Methods for Developing Assertiveness and Self-confidence

Improving assertiveness and self-confidence can help you to take more control of situations in your life. These methods for developing assertiveness and self-confidence can help you stand up for yourself when you need to show strength. Most people tend to be passive by nature and only require the power to be assertive in uncomfortable situations. This is usually when they feel as though someone is acting aggressive or being excessively dominant towards them.

Methods for Developing Assertiveness and Self-confidence

Becoming assertive is not transforming into a dominant person for the sake of being dominant. Developing assertiveness is a tool which will help you to take control over personal and workplace confrontation.

Dealing with dominant people:

To develop assertive behaviour, it is helpful to know the difference between those who are aggressively dominant and those who are asserting their own rights. Dominant co workers or dominant managers offer the biggest problem to non-assertive people.

A dominant management style is an unhealthy way to organise a team. Dominant leaders often get work completed for short term results. This usually benefits only the dominant person and fails to make use of the skills and potential of others in the organisation.

A good leadership style is inclusive and offers room for development. Dominance on non assertive people is the equivalent of being a bully. Like bullies, dominant people are often insecure. This insecurity often means that they are unable to allow others to assert responsibility or become influential.

By remaining non-assertive before the actions of the dominant person, they usually get their own way. This inaction against their behaviour reinforces their actions and they persist in this way.

One technique to dealing with dominant people is to realise that their dominant tendencies are a result of insecurity. Rather than feeling intimidated or fearful of a dominant person, you can instead, feel sympathetic to them.

Remember that being non-assertive is a quality of strength and not weakness. Being assertive is an unpopular approach in most situations and will only provide small personal gains to the dominant person.

Learning to be assertive includes learning when it is appropriate. You should also understand that being assertive all the time is also not a desired trait.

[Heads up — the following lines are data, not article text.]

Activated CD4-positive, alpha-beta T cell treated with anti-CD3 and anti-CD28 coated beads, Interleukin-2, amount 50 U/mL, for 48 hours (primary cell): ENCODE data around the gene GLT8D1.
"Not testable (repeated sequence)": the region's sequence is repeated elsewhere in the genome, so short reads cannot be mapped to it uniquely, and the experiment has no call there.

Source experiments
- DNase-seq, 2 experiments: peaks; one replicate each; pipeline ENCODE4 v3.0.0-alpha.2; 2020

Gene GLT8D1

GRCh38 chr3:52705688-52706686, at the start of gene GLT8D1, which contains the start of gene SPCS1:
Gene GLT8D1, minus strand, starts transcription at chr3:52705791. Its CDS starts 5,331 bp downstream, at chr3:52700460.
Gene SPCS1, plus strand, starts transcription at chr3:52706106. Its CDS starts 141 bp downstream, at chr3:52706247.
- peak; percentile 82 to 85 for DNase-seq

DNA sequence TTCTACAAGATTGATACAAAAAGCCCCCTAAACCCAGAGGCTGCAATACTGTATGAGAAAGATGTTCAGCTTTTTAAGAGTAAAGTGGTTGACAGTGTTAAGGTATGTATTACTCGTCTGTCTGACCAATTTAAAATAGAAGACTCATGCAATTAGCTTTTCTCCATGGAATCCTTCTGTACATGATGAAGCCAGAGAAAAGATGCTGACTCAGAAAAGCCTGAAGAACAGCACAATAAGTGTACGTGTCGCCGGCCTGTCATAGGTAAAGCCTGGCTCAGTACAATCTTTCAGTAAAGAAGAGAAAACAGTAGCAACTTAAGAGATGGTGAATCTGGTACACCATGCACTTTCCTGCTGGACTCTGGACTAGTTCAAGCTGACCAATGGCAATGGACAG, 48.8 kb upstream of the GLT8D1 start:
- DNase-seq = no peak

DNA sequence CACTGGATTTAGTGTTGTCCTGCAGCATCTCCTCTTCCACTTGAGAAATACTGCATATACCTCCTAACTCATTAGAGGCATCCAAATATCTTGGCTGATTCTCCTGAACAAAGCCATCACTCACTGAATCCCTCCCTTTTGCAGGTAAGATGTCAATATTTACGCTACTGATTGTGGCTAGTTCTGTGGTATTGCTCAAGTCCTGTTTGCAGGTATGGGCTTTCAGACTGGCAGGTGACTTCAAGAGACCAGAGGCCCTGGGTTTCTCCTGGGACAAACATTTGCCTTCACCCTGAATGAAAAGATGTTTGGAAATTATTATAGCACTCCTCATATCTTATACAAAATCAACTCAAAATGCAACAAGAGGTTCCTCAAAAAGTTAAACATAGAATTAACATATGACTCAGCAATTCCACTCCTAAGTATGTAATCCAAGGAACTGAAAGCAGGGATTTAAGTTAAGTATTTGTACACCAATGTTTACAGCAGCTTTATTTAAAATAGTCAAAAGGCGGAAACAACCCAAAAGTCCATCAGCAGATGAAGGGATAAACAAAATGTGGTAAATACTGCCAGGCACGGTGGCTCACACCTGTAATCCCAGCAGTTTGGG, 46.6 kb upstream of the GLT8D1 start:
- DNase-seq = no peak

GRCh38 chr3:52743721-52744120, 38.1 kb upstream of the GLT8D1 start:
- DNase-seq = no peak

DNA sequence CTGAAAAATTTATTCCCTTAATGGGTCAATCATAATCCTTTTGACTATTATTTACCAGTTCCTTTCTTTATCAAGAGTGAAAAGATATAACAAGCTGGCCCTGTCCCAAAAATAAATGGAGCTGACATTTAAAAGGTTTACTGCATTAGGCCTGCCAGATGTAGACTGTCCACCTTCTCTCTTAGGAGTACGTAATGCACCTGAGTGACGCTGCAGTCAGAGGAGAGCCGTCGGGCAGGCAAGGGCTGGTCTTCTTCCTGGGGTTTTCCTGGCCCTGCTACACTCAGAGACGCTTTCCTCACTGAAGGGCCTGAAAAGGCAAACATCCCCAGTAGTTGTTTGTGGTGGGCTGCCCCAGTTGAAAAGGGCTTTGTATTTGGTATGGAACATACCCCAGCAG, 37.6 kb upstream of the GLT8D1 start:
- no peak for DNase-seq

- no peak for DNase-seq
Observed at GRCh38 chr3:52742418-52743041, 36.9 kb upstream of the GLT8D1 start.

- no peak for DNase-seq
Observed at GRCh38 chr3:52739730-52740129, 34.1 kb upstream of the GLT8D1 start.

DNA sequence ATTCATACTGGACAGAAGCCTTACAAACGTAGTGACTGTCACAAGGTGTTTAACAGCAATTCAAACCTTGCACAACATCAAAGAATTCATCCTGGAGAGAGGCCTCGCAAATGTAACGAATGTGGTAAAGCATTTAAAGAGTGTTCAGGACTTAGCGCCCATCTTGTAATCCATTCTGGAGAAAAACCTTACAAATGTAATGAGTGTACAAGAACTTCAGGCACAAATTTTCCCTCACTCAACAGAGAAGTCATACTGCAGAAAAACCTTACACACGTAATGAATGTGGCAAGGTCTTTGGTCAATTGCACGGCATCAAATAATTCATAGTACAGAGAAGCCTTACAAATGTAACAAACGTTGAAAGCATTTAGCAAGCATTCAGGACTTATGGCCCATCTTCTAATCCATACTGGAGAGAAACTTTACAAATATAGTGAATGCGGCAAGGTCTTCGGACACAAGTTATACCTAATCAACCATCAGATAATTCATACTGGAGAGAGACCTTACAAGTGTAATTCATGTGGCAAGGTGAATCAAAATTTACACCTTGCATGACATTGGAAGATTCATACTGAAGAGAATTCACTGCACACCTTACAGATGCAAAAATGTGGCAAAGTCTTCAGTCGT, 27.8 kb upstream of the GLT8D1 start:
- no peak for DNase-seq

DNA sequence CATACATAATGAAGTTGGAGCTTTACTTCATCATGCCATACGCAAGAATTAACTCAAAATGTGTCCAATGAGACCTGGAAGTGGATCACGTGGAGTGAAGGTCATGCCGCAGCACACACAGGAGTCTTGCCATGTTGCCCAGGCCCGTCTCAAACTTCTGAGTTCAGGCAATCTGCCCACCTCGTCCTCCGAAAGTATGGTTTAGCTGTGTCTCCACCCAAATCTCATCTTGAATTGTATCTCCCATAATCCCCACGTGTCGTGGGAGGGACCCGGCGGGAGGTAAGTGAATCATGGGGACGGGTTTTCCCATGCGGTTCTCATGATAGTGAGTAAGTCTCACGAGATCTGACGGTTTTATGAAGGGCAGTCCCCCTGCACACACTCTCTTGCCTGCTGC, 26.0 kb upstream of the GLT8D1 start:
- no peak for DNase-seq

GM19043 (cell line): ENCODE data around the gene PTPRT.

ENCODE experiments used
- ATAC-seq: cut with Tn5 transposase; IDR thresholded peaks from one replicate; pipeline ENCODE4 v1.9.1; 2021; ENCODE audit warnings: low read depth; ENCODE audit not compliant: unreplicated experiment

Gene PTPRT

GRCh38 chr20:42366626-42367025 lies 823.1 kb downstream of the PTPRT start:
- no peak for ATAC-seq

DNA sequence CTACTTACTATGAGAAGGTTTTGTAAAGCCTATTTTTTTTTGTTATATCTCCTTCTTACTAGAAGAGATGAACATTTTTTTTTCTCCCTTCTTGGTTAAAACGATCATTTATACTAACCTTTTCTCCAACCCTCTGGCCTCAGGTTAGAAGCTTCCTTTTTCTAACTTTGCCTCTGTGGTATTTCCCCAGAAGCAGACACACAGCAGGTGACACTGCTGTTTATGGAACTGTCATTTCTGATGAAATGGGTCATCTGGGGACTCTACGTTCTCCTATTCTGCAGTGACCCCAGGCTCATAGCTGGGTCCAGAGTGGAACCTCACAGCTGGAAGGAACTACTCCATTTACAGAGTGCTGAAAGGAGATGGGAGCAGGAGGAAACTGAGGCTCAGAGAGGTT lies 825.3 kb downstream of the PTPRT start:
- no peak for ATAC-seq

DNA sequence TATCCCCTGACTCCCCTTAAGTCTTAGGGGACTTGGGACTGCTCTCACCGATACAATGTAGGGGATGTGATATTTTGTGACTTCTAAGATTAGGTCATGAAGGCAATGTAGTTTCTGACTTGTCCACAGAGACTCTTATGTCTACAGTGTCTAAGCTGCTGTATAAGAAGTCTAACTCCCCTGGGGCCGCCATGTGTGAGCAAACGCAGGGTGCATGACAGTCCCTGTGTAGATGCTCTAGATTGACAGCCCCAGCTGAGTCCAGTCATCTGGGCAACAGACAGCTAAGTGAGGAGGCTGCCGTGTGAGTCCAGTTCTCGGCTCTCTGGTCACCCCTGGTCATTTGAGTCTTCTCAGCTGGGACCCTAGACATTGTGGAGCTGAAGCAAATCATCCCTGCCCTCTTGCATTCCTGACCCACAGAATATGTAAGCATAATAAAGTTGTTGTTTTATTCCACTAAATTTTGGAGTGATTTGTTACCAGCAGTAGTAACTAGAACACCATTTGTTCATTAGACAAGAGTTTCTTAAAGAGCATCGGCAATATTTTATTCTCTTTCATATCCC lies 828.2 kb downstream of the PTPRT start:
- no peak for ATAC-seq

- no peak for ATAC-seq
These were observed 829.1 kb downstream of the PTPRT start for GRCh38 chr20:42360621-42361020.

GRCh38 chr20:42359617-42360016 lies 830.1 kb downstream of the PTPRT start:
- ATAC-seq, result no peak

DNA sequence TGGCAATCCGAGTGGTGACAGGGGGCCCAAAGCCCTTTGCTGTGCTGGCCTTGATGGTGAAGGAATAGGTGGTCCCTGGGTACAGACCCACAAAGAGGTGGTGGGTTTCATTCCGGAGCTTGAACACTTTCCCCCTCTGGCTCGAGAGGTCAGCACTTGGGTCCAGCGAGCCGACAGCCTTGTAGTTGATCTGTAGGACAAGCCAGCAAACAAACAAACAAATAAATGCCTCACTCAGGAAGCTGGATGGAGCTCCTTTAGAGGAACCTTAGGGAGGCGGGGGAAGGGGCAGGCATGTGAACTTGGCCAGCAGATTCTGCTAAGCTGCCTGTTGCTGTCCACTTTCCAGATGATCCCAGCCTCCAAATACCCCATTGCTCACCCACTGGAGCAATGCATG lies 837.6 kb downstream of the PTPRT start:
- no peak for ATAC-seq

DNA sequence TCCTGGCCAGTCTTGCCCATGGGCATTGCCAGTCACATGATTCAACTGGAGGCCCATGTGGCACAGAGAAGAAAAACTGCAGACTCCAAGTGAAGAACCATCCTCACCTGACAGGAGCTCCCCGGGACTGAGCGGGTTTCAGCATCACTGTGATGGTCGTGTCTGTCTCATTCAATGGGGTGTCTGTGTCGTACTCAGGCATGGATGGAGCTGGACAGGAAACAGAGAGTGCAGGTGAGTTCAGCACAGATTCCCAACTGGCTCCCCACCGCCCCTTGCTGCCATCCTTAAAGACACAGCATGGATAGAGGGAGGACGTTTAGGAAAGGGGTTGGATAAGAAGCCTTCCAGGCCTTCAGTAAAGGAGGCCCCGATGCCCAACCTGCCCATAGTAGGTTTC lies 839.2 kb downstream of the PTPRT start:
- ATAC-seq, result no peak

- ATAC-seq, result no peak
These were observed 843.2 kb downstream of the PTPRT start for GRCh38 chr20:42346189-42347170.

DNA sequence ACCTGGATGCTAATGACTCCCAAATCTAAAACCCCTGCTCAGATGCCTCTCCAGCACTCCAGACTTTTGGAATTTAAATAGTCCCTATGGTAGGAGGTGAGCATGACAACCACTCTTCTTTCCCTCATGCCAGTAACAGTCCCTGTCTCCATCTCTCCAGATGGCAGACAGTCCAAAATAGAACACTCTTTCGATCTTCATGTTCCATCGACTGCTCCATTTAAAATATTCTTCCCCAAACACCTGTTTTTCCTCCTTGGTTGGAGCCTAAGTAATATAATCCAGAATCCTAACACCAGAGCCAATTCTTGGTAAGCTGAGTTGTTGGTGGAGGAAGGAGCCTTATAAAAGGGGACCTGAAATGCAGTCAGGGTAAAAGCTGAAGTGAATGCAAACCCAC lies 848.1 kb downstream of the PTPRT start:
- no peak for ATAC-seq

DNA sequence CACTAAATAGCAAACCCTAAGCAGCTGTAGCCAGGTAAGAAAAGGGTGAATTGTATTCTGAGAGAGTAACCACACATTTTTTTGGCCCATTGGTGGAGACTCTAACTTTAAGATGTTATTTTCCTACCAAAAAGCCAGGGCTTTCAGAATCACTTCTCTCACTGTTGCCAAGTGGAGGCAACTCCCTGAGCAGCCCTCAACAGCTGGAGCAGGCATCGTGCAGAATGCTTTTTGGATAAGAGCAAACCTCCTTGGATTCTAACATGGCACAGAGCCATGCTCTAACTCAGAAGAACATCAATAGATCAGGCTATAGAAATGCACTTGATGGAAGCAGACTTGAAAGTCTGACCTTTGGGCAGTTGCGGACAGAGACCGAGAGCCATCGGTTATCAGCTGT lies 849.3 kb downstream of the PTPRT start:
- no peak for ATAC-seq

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Improving assertiveness and self-confidence

Developing more assertive behaviour means that you should recognise the difference between being assertive and being aggressive. If you are concerned that decisions are being made in favour of other people while your rights are being ignored, yo may need to become more assertive. If you are pushing your opinions forward and ignoring others, then you may be being too aggressive.

Assertive behaviour:

You can become more assertive if your requests are considerate of others. Being assertive is declaring that you are equally important in a group decision and should not be overlooked. Assertive behaviour is encouraging people to recognise your rights while not pushing aside the rights and needs of others.

Aggressive behaviour:

Being aggressive is the act of winning against someone else who loses. Aggressive behaviour pushes your own agenda forward whist ignoring the needs, wants and rights of others.

If you are naturally passive or aggressive, you will need to develop your behaviour to become more assertive. Assertive behaviour will help you to:

  • Value your rights
  • Ask for your needs and wants to be satisfied
  • Don’t take responsibility for other people’s behaviour
  • Communicate negative thoughts effectively
  • Take on board criticism as well as compliments
  • Learn to say no

1.Value your rights

Becoming assertive begins by recognising that your feelings and needs are just as important as any one else’s. You need to recognise when your rights are being undermined and speak up to protect them.

Although it is important to stand up for your rights, you need to remember that your rights are no more important than anyone else’s. You need to be aware of the feelings and desires of others.

Everybody should be treated with respect at all times including yourself.

2. Ask for your needs and wants to be satisfied

You cannot expect other people to recognise what your needs and desires are. Only by having your needs met, can you perform to your best ability. So this is an advantage to you as well as the organisation.

By voicing your needs, you should be aware of how to get what you want without sacrificing the needs of others.